Tuesday, March 4, 2014

Real persecution, real hope

I have a poster taped to the wall in my office that says in large, bold letters, "Pray." 
In smaller writing on the poster, it explains that the poster itself is to serve as a reminder to pray for the persecuted church throughout the world. In tiny print, the poster lists nations where it is illegal to be a Christian. A second list on the poster recounts nations that are hostile areas for the spread of Christianity. Although I wish the need for it didn't exist, I like this poster and I have had it so long that it has begun to yellow at the edges. Every time I go in my office to work on a lesson or to look up something in a commentary or to sit in my big chair and pray, I am reminded that other people throughout the world do not have those privileges and opportunities. At this very moment, Christians are meeting in secret throughout the world and their prayer is that someday they might share their faith openly.
I am disturbed by the number of Christians in our country who seem to feel that respecting other people is the equivalent of persecution. While we should always be watchful, we should also remember that our civil rights are finite and guaranteed not by God but by the state. If it became illegal to be a Christian tomorrow in the United States, how many people would simply fade away from our churches?  If the government suddenly declared that all Christians must worship in certain places and use certain names and must abandon God-given practices in our worship, how many would go along, how many would fall away, how many would continue to worship in secret? My Christian friends who currently feel persecuted in America are misguided. Christians in the United States do not have it too hard; we have it too easy. Anyone can become bitter and angry and rail against society and gripe about the government. It takes a true Christian spirit to live with patience and with hope - someone who looks ahead realizing that this is not the end. We are the richest nation on earth, and yet spiritually many live in poverty. We have unlimited access to Scripture and spiritual resources and we leave our Bibles in the pews at the church building to mark our empty seats throughout the week. We have dust on our Bibles, and as consequence, we have souls that are soiled with greed and anger, pride and lust.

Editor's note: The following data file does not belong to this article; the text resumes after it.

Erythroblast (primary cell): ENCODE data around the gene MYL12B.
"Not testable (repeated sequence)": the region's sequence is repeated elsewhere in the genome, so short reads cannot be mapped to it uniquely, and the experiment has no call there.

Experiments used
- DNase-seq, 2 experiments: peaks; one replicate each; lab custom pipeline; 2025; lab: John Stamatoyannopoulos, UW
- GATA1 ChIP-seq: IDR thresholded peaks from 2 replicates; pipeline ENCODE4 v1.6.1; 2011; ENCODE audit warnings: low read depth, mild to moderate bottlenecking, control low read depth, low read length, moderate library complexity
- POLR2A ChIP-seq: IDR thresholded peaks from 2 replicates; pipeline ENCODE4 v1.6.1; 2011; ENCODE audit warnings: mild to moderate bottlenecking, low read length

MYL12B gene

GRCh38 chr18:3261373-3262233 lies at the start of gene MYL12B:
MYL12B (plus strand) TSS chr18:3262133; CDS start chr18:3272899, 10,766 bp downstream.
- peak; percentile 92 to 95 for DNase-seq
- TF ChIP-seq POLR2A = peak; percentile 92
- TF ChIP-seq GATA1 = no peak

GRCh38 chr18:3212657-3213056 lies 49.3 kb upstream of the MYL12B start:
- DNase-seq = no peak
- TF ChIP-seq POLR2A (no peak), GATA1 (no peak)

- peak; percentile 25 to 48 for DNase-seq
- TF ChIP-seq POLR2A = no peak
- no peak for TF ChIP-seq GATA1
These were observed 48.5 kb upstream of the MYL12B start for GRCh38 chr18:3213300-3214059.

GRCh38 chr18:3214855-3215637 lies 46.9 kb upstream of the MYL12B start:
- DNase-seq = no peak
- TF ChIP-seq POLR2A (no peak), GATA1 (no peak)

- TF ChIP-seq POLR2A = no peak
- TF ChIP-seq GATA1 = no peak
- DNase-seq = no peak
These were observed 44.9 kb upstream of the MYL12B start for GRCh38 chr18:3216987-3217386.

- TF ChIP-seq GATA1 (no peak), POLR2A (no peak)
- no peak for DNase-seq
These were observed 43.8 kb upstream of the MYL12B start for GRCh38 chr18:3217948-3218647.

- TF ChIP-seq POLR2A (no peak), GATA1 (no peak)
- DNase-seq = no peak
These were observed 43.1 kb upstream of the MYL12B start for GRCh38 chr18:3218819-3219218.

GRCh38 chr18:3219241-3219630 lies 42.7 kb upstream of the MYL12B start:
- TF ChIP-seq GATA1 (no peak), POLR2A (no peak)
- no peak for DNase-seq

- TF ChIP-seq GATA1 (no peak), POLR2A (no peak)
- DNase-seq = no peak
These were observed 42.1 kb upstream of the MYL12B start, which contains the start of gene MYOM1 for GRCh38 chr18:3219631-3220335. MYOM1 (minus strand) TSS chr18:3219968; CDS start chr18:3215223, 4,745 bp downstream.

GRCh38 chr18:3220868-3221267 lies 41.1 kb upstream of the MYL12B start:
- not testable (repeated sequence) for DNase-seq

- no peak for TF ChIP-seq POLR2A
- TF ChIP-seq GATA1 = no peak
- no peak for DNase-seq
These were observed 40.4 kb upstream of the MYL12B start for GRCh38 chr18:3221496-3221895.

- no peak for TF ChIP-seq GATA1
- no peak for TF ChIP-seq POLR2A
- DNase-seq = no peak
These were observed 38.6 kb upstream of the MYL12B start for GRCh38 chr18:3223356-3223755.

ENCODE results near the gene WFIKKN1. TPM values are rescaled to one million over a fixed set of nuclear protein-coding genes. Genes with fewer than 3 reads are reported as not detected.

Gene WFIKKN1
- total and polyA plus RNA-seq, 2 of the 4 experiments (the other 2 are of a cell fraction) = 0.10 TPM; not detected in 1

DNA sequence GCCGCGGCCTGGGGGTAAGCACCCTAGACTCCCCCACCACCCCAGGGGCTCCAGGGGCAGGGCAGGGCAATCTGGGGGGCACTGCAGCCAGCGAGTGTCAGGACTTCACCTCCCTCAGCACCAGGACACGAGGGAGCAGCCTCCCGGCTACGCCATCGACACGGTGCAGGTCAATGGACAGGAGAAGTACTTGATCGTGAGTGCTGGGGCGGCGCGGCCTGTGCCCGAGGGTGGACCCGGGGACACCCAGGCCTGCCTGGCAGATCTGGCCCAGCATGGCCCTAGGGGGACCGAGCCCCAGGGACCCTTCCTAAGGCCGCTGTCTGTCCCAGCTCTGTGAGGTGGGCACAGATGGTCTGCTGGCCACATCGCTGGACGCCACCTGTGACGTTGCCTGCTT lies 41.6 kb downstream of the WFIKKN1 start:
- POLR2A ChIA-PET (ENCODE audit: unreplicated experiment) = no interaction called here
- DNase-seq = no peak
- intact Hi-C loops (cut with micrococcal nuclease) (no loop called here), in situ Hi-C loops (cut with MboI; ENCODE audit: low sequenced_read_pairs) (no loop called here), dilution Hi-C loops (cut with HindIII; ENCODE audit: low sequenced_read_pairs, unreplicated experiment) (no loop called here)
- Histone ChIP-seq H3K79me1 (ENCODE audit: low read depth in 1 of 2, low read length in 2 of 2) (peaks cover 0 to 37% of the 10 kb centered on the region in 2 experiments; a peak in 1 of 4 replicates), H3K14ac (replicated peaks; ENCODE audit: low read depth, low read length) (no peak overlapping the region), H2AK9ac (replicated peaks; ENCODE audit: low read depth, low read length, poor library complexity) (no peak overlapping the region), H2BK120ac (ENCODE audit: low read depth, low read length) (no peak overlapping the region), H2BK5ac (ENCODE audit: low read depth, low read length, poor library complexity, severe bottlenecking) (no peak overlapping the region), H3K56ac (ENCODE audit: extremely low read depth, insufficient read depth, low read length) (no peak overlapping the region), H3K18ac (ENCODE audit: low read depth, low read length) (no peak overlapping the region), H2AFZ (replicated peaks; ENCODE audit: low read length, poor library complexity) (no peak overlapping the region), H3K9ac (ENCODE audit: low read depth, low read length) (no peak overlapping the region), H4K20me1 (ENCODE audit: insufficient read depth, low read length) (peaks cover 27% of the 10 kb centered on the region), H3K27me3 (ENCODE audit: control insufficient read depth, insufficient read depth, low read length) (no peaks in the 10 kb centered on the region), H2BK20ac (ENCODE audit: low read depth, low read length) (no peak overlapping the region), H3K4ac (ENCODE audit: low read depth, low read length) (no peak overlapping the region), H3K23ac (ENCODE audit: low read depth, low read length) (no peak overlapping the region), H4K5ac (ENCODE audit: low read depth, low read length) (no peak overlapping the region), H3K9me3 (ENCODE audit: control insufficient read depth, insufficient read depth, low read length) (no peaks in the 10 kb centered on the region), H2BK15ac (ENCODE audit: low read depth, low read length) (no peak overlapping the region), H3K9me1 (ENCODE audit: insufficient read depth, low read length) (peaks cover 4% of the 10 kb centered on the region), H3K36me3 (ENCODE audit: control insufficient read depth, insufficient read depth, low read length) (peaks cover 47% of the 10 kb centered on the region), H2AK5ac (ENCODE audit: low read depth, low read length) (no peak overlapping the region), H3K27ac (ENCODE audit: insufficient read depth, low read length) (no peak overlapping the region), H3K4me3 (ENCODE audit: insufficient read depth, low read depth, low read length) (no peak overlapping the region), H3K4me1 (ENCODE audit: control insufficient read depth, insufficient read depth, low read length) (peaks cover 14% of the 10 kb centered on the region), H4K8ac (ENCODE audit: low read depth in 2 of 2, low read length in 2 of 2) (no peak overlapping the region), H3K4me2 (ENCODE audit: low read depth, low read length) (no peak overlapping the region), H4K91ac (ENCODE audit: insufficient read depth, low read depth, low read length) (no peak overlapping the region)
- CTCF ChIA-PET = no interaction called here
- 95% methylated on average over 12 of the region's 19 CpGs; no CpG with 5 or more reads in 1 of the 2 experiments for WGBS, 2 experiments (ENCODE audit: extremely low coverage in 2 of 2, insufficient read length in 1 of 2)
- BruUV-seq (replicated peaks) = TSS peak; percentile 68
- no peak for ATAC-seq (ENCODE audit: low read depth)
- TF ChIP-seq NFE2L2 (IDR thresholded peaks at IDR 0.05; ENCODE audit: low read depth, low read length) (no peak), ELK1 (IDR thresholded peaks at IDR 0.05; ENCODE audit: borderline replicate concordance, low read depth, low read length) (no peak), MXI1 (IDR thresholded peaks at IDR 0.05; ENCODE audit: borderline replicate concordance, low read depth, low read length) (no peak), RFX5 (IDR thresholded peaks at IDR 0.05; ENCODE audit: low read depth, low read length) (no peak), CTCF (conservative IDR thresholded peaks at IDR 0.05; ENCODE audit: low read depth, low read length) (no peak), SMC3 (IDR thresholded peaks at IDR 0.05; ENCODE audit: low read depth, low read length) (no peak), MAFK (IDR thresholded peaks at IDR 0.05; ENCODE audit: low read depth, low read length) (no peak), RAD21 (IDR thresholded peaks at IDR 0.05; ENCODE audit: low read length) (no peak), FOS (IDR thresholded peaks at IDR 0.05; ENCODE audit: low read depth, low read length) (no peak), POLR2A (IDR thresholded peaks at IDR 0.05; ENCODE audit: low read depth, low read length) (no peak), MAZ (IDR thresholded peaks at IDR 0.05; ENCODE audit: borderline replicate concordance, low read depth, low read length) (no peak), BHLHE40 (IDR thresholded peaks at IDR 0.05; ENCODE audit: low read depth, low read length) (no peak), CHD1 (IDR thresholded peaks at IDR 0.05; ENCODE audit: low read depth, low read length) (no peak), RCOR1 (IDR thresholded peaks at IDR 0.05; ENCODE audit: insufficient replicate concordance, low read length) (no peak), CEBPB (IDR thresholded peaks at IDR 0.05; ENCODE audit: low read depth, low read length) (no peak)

I believe our only hope is to go back to our roots. Not the judgmental self-righteousness of the Puritans or the American belief in self-reliance, but further back to the start of the church itself. To the Spirit-filled, Christ-centered, people-focused love of the early church. Congregations that had great problems, but also had great faith. Congregations that were contemporary to their times, but also living for eternity. Congregations that did not judge those in the world, but righteously judged those within their midst. If the church wants to be great, it will cease trying to be American, and start trying to be authentic. Christians in America don't need to win the culture wars in order to be pleasing to God; instead, we need to be a people that love peace and treat all people with respect and dignity. We must not compromise the truth, but we must acknowledge that not everyone sees life in the same way we do. Even in the midst of our current cultural chaos, I still feel the future of the church has never been brighter. If we stay true to Christ and live for His glory and not our own, no passing storm can endanger us. We are a forever kingdom, and when the nations of this world change and are forgotten, the church will stand. If we are going to be known for something, let's be known not for all the things we wouldn't do, but as a loving, celebrating people. It's only when people see our joy that their hearts can be changed. I want people to change, but not so they are more like me. I want to change, and I want others to change and for us all to be transformed into the image of Christ.

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